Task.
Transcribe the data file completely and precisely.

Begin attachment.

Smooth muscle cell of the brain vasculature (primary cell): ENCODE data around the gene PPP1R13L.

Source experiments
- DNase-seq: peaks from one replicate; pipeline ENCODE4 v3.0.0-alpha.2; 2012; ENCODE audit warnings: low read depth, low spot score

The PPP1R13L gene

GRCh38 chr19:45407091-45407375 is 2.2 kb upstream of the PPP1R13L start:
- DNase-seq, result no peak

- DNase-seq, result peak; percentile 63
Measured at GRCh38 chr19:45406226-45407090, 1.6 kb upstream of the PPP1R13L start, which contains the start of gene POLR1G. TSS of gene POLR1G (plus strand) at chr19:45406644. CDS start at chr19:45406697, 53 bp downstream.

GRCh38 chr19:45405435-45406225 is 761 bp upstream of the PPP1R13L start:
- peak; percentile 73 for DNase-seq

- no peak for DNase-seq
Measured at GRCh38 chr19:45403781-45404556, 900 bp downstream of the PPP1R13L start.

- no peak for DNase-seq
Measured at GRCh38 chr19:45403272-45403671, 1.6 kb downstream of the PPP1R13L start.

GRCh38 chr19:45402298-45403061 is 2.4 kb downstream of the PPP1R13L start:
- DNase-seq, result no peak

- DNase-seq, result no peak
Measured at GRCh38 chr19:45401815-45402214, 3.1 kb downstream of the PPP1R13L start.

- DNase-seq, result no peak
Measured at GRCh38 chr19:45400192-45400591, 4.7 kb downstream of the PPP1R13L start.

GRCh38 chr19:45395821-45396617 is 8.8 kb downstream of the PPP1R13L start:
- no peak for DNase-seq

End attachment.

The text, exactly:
Smooth muscle cell of the brain vasculature (primary cell): ENCODE data around the gene PPP1R13L.

Source experiments
- DNase-seq: peaks from one replicate; pipeline ENCODE4 v3.0.0-alpha.2; 2012; ENCODE audit warnings: low read depth, low spot score

The PPP1R13L gene

GRCh38 chr19:45407091-45407375 is 2.2 kb upstream of the PPP1R13L start:
- DNase-seq, result no peak

- DNase-seq, result peak; percentile 63
Measured at GRCh38 chr19:45406226-45407090, 1.6 kb upstream of the PPP1R13L start, which contains the start of gene POLR1G. TSS of gene POLR1G (plus strand) at chr19:45406644. CDS start at chr19:45406697, 53 bp downstream.

GRCh38 chr19:45405435-45406225 is 761 bp upstream of the PPP1R13L start:
- peak; percentile 73 for DNase-seq

- no peak for DNase-seq
Measured at GRCh38 chr19:45403781-45404556, 900 bp downstream of the PPP1R13L start.

- no peak for DNase-seq
Measured at GRCh38 chr19:45403272-45403671, 1.6 kb downstream of the PPP1R13L start.

GRCh38 chr19:45402298-45403061 is 2.4 kb downstream of the PPP1R13L start:
- DNase-seq, result no peak

- DNase-seq, result no peak
Measured at GRCh38 chr19:45401815-45402214, 3.1 kb downstream of the PPP1R13L start.

- DNase-seq, result no peak
Measured at GRCh38 chr19:45400192-45400591, 4.7 kb downstream of the PPP1R13L start.

GRCh38 chr19:45395821-45396617 is 8.8 kb downstream of the PPP1R13L start:
- no peak for DNase-seq